Almost-three.

Oh my lady. If almost-three is any indication of what three is going to be like (and I have a sinking feeling that it is) we are in for a wild ride.

It goes something like this:
“I want cocoa!” (This is every morning, as soon as his pretty blue eyes open. “Cocoa” is actually 2/3 white milk and 1/3 chocolate milk, nuked for 45 seconds and shaken in a sippy cup. Ideally, it is enjoyed on the couch, while watching ‘a show’, but it will really be acceptable at any time of the day.)

“Let me help!” (There’s some back and forth about how we ask for things politely and then a very well-practiced routine of him pretending to help pour the multiple milks, him putting the valve in the sippy, him opening the microwave, him pretending to help push the buttons, him insisting that I count backwards from 45 until the microwave beeps, him opening the door, and him screwing the lid of the sippy on. Are you still wondering why we have to wake up a minimum of a full hour before we need to leave to be anywhere?)

Then we watch the show (usually Dora and, while we’re talking about Dora, why is everything Dora-related manufactured as a “girl” thing? Pink Dora nightgown, pink Dora underwear, pink Dora makeup set — makeup set? It’s annoying. I briefly contemplated buying Dora underwear for The Who today — see what I did there? Briefly? Underwear? Anyway. — but decided against it. They had Diego underwear for boys, but The Who isn’t into Diego. Ugh. Annoying.) So, yeah. Then we watch the show and that is usually fine. At some point during the watching, I say, “After the show, we have to get dressed for school.” And he brightly replies, “Ok, Mama!” Masquerading as the cooperative child he used to be.

Show ends. Me: “Time to get dressed!” Him: T. A. N. T. R. U. M. And this is when he pulls out all the tricks, including but not limited to: “I want another Dora! More cocoa! I’m hungry! I don’t wanna get dressed! One minute! Set the timer!” I do usually manage to get some clothes on him, but I can never manage to get him to go potty. “I don’t have to pee!” While doing the pee-dance. WhatEVER.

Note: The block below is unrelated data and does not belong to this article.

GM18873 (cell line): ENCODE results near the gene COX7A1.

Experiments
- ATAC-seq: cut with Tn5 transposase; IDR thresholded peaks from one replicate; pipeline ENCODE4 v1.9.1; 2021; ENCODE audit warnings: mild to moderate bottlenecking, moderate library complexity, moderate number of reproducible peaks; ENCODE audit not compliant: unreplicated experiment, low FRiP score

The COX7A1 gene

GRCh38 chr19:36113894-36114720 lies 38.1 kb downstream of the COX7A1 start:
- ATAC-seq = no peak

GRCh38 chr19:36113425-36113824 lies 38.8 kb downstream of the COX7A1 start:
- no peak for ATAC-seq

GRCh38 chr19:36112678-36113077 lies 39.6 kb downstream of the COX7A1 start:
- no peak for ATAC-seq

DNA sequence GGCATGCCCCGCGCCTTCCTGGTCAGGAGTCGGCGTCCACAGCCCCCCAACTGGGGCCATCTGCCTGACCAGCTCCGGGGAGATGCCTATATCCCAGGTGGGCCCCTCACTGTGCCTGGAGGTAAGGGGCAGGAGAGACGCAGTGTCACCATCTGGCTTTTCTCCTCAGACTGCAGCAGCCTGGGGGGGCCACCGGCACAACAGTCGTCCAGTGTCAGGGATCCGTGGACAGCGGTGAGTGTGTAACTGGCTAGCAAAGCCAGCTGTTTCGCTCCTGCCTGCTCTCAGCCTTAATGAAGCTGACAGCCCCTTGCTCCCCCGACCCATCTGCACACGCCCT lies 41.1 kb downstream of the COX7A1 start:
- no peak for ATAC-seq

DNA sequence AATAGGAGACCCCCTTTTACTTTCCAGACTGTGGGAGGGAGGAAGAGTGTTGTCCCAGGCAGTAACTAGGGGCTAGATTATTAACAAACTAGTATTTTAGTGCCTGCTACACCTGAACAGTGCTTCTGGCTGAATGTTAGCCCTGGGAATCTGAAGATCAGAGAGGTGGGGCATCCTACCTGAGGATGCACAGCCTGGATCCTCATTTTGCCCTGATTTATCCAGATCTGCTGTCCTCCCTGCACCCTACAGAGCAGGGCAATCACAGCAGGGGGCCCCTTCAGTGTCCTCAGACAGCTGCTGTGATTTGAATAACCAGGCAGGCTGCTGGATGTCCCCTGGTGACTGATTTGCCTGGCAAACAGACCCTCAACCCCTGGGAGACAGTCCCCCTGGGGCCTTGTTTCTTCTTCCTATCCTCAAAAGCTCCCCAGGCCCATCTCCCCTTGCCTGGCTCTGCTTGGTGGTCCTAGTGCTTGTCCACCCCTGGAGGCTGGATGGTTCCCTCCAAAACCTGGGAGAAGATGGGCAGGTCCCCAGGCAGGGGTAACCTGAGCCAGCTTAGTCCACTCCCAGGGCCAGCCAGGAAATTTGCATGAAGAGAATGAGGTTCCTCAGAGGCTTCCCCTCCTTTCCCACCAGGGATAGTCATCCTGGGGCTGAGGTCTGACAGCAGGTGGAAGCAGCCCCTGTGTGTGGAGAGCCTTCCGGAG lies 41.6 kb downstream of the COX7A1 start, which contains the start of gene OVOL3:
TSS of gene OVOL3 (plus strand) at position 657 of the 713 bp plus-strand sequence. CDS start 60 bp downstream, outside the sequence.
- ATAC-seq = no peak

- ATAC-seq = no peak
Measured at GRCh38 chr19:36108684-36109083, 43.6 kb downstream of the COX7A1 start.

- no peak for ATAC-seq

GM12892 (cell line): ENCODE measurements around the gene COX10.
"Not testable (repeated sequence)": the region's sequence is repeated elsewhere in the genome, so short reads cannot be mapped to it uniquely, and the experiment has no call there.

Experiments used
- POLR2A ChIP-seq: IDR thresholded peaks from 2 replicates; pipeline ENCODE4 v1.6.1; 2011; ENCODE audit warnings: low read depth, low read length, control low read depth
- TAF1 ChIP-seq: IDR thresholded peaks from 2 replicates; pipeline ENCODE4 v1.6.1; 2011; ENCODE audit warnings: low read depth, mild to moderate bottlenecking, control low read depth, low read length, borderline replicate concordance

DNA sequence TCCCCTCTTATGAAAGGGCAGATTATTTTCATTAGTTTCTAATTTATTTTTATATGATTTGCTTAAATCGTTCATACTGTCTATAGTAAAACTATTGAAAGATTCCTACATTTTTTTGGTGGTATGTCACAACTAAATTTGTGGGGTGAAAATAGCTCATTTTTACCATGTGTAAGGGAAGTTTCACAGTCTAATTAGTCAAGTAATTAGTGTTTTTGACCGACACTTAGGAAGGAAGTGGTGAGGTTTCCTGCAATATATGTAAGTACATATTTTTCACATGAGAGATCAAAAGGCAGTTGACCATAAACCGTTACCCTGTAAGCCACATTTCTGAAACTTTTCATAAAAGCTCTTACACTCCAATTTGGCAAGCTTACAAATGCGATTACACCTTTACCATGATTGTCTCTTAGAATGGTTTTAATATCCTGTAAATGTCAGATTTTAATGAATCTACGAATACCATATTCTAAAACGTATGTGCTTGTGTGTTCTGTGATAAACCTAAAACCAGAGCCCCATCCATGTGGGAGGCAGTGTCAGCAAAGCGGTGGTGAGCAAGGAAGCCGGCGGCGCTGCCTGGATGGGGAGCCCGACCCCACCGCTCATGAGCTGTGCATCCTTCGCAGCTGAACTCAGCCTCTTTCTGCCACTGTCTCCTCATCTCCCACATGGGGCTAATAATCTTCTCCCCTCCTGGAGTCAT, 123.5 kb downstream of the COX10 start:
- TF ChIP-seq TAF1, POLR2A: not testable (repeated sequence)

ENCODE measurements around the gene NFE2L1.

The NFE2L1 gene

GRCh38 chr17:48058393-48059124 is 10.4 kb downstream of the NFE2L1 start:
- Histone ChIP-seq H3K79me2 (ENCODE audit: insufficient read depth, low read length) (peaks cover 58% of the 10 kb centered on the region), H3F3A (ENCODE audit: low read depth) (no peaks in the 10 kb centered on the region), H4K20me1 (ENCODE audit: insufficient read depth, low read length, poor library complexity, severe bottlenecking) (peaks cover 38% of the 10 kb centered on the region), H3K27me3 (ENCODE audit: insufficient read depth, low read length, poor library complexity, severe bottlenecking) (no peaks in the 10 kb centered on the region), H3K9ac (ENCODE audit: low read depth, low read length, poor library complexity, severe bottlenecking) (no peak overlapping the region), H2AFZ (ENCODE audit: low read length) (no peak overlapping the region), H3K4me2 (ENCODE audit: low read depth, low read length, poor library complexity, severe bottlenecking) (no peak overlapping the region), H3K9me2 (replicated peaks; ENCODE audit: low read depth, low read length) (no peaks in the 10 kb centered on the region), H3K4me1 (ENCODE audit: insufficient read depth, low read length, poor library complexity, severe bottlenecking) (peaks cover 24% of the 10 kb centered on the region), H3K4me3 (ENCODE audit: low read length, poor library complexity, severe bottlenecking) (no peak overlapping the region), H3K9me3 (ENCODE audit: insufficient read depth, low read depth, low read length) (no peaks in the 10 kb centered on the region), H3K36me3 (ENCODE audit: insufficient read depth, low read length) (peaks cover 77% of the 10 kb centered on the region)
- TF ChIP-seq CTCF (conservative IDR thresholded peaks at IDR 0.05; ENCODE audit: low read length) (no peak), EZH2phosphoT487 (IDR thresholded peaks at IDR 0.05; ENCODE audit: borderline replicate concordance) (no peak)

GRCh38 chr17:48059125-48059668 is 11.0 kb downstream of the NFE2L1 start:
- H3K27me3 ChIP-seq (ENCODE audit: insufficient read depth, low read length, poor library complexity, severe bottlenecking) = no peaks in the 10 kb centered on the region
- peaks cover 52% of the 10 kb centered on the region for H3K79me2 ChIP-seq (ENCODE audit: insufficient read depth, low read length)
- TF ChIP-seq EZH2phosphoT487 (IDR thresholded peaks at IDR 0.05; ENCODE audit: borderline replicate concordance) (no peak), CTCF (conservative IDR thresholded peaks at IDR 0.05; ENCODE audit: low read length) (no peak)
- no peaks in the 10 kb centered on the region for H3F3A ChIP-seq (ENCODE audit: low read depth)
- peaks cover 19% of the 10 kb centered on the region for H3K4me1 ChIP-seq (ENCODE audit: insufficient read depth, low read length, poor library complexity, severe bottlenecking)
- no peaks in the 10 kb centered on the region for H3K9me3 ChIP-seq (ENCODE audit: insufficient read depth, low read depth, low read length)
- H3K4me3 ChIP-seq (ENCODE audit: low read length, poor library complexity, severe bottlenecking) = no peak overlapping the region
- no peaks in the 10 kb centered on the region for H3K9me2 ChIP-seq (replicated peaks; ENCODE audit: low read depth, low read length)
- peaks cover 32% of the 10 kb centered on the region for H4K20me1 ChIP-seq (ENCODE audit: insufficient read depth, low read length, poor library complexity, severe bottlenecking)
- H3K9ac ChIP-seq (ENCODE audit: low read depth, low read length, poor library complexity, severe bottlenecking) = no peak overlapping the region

I will give him this: once the clothes are on and the cocoa is consumed, as long as I follow the carefully practiced script, it goes pretty smoothly. I need to remember to let him unlock and open the door. And I need to let him take his sweet time making his way to the car. And I need to let him pick up one, two, sometimes three rocks from the driveway and bring them in the car with him. (I also need to let him bring a toy from home to school; usually it’s just one, so that’s easy.) We also need to listen to “kid music” on the way to school and we have to stay in the car until he says it’s time to go in (which is usually only until the current song is over.) I have to let him climb out of the carseat himself and run up to the front door of school and ring the bell and “sign his name” on the sign-in sheet. But then we’re good. And that’s just the morning.

That’s just the morning. One hour. Good thing (for you) it’s a school day because I’ll stop with the excruciating detail now. But rest assured that it picks right up where I left off at school pick-up, right through ’til bedtime. And if it’s not a school day? You guessed it. All day long.

And this, friends, is why I am dreading three.

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One thought on “Almost-three.

  1. I used to pitch serious tantrums as a 3 year old. My pediatrician told my parents to get up and leave the room. I’d follow them, throw myself on the ground slide my hand beneath my forehead and “bang” my head off the floor. Nice.

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